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Sunset Park community board approves Fourth Avenue redesign with new bike paths • Brooklyn Paper

Sunset Park community board approves Fourth Avenue redesign with new bike paths

Rush hour: The Sunset Park–South Slope stretch of the Fourth Avenue path will feature a rush-hour lane for drivers from 7 to 10 am, which converts back to parking the rest of the day.
Department of Transportation

Bike lanes just got the green light in Sunset Park.

Community Board 7 gave the city’s controversial plan to revamp Fourth Avenue the thumbs up at its meeting last week, kissing 225 parking spaces in the district goodbye in exchange for new bike lanes, loading zones, expanded metered parking, and pedestrian-safety measures along the thoroughfare.

Board members’ 30–5 vote in favor of the plan to remake the roadway from 65th Street to Atlantic Avenue followed the proposal’s approval by Park Slope’s Community Board 6, which endorsed it in a near-unanimous vote earlier this month.

CB7’s district manager said the lack of opposition to the redesign scheme surprised some board members, especially because previous meetings about it were advertised with 6,000 fliers throughout the district.

“No matter what the issue, when you’re talking change, there’s usually strong opposition,” said Jeremy Laufer. “We didn’t see what we had anticipated in terms of opposition.”

To make room for cyclists, the Department of Transportation will narrow the parking lanes on both sides of the avenue to eight feet, allowing for a two-and-a-half-foot-wide buffer and five-foot-wide bike lanes. The avenue will retain its two travel lanes in both directions, but will receive new loading zones and lose four parking spots per block to make room for pedestrian islands.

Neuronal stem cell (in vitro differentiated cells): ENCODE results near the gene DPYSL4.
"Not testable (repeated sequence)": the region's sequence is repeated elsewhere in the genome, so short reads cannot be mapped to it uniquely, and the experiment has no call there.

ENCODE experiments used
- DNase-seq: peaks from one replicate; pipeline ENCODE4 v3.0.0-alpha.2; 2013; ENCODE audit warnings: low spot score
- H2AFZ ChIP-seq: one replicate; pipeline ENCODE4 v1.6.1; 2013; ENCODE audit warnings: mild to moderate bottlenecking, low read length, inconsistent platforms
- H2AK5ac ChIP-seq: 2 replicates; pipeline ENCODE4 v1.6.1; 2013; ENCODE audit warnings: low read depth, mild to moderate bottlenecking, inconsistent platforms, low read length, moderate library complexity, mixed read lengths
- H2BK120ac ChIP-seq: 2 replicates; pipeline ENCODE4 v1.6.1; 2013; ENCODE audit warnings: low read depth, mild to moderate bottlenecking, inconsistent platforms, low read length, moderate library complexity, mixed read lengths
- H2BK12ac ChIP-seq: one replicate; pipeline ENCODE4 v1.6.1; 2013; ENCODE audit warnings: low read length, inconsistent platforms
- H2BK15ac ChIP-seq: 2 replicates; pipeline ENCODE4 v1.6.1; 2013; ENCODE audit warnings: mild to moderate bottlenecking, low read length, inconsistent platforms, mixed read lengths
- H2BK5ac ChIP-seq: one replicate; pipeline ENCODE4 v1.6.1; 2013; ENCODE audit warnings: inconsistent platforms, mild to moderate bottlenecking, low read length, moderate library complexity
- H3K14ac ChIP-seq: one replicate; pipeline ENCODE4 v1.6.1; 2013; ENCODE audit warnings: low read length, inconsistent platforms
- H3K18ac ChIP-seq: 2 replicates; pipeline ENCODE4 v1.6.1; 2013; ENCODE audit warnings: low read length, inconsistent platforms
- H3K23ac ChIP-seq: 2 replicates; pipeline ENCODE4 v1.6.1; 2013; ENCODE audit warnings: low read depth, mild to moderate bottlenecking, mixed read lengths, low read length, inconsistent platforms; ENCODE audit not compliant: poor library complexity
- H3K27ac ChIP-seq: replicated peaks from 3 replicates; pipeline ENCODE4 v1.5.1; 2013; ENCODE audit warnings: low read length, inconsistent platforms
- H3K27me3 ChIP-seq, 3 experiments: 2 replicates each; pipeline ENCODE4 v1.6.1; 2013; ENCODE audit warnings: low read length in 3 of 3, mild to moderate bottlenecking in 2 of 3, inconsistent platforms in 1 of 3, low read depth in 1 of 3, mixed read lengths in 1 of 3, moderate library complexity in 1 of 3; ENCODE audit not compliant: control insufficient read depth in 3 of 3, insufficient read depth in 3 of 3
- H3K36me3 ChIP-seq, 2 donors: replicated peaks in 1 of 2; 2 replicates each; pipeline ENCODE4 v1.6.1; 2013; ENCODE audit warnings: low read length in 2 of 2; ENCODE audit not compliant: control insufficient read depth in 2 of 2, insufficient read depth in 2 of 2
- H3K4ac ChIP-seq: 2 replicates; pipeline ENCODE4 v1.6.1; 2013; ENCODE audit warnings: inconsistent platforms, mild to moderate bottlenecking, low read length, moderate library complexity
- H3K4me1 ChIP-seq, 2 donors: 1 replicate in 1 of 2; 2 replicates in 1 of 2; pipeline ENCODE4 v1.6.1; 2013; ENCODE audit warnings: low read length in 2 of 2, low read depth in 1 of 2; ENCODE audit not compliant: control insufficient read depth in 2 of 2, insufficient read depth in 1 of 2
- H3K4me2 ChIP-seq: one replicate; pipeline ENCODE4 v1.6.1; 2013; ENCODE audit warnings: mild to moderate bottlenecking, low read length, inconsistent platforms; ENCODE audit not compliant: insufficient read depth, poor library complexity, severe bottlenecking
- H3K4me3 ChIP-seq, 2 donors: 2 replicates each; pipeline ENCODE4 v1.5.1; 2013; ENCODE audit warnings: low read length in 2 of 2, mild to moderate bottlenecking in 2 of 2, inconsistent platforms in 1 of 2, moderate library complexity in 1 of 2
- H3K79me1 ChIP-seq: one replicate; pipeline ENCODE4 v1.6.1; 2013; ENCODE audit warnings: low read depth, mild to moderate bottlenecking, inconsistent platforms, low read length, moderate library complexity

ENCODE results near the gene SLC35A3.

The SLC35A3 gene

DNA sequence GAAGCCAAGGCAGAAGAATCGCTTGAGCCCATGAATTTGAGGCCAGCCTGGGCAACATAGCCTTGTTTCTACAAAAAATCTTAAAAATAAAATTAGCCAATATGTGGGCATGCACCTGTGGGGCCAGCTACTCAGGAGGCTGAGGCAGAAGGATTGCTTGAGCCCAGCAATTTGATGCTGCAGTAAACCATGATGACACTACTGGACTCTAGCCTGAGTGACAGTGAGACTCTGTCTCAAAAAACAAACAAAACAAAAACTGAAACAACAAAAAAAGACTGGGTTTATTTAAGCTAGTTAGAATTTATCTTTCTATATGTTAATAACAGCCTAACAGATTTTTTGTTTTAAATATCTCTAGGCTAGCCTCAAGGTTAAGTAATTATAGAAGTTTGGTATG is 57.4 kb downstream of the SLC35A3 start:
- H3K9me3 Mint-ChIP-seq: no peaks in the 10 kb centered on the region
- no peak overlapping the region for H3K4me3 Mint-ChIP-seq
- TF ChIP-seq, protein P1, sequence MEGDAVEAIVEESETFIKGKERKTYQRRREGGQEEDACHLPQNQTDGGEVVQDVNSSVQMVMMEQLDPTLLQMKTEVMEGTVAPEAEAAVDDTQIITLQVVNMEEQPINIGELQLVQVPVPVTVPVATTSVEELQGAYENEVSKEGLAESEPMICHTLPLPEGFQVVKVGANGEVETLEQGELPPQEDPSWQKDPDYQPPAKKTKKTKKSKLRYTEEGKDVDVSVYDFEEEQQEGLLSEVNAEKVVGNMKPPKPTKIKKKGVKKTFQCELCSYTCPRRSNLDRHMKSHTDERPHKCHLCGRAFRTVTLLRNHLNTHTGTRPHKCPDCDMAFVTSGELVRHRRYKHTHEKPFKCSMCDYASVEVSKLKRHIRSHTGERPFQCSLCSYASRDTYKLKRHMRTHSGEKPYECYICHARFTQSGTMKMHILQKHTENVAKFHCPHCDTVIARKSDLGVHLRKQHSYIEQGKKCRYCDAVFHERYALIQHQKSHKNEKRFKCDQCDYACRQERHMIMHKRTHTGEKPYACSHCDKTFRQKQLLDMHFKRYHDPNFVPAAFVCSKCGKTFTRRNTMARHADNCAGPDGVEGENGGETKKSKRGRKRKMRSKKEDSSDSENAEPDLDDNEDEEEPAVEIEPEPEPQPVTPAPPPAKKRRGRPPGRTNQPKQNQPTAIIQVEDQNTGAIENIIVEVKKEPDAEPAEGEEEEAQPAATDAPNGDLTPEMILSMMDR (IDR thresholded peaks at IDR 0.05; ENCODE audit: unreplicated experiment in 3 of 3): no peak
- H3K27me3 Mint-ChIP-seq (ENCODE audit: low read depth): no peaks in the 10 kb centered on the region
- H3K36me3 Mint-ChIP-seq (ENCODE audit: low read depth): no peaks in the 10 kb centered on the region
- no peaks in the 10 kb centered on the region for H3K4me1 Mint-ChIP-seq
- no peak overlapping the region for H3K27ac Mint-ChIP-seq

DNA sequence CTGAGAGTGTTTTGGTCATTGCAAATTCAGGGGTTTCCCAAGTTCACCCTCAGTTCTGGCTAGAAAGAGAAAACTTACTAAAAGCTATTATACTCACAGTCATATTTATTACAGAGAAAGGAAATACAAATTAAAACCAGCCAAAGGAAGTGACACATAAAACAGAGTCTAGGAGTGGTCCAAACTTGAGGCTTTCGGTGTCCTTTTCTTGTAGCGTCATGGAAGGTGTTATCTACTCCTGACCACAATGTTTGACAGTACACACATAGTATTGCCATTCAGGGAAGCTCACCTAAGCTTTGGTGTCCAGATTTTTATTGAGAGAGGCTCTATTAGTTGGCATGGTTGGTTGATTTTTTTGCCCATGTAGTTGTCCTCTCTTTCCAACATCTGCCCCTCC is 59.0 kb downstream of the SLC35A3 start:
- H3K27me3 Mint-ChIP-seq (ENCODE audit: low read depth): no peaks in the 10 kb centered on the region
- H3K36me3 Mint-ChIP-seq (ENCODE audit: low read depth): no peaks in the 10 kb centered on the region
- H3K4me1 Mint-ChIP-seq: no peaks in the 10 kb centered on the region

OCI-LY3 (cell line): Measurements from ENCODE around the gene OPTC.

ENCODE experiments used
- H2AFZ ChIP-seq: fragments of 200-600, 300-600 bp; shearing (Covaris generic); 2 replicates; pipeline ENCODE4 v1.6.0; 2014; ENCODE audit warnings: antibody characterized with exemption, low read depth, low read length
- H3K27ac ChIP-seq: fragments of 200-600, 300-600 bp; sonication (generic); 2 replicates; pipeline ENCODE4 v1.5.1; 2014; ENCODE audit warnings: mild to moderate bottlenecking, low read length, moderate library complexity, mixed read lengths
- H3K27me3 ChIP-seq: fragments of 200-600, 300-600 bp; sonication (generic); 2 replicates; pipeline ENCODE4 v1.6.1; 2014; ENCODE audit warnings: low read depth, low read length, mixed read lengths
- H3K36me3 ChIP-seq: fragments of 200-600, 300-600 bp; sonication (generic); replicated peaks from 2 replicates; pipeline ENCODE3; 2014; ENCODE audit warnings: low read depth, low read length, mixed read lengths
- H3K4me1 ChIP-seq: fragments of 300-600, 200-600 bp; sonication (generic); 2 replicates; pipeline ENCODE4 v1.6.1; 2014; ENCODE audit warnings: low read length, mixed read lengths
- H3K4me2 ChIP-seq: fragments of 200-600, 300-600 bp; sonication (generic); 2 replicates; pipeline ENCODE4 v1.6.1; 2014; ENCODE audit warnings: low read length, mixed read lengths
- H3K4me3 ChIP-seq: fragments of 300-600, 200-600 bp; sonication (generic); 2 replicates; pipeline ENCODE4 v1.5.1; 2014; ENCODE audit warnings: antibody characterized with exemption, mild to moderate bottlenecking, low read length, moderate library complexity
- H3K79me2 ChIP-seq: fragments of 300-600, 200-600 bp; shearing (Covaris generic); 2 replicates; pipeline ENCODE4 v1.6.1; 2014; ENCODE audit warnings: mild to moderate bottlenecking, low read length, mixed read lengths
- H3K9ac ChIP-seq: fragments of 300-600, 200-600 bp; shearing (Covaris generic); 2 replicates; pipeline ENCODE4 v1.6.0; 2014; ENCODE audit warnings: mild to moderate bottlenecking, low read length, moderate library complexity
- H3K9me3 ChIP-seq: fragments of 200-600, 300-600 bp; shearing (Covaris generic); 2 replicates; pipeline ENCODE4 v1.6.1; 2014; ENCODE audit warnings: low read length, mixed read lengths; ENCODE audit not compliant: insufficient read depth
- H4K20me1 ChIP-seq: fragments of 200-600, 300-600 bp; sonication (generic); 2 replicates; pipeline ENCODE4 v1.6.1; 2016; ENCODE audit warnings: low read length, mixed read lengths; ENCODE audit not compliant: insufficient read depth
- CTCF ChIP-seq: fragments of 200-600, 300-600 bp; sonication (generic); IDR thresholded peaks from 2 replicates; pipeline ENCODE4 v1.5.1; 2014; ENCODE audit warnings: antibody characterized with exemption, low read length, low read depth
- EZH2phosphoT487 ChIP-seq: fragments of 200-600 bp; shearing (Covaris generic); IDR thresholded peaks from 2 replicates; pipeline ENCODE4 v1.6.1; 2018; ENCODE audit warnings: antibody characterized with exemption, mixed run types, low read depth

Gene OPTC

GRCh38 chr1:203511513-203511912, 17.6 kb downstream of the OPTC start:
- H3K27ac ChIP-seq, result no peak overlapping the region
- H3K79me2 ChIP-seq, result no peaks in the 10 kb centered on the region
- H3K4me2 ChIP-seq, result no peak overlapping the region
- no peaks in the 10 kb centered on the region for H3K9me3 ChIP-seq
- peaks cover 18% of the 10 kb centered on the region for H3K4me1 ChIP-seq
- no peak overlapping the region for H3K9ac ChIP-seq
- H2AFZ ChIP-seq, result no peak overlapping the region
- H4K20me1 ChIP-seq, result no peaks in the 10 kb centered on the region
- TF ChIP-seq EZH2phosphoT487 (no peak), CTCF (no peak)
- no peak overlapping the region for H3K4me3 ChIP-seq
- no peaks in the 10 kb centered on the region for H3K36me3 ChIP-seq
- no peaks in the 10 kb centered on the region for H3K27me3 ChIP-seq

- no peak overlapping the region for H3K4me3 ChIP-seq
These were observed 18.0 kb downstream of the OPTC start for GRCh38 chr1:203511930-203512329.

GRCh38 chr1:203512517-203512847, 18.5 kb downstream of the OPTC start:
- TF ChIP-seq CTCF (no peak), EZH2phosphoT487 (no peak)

The proposal has been in the works for years and builds on safety improvements that the transportation department made to the thoroughfare in 2012.

Cycling advocates have long called for protected bike lanes on Fourth Avenue, arguing that it’s the most convenient route to Downtown, but that it is unsafe for bike riders. The Department of Transportation previously told the activists that the avenue was too narrow for protected bike lanes, but finally agreed to add them to its proposal last year.

And last month, the transportation department sped up its plan to paint on the lanes by about a year or so at the request of locals and Councilman Brad Lander (D–Park Slope), who insisted that the original 2021 end date for the bike lanes’ Eighth Street-to-Atlantic-Avenue stretch be accelerated because it would be dangerous for cyclists to pedal along a partially complete path.

The agency will now finish painting the lanes in 2019, and workers will begin construction on other Fourth Avenue capital improvements — including installing the pedestrian islands, protective planters, and other sidewalk amenities — between 65th and Eighth streets this spring as opposed to next fall, according to a transit agency rep. The same capital-improvement projects will begin between Eighth Street and Atlantic Avenue in 2021.

The bike lanes’ addition to the Fourth Avenue makeover previously sparked controversy among locals, with some calling them “rolling gentrification.”

And other residents recently railed against a similar board-approved city plan to add bike lanes and remove parking spots on several streets between Seventh Avenue and the waterfront, which locals complained could make the roads impassable for emergency vehicles.

Construction of those bike lanes will begin next spring, according to the Department of Transportation.

Reach reporter Julianne McShane at (718) 260–2523 or by e-mail at jmcshane@cnglocal.com. Follow her on Twitter @juliannemcshane.

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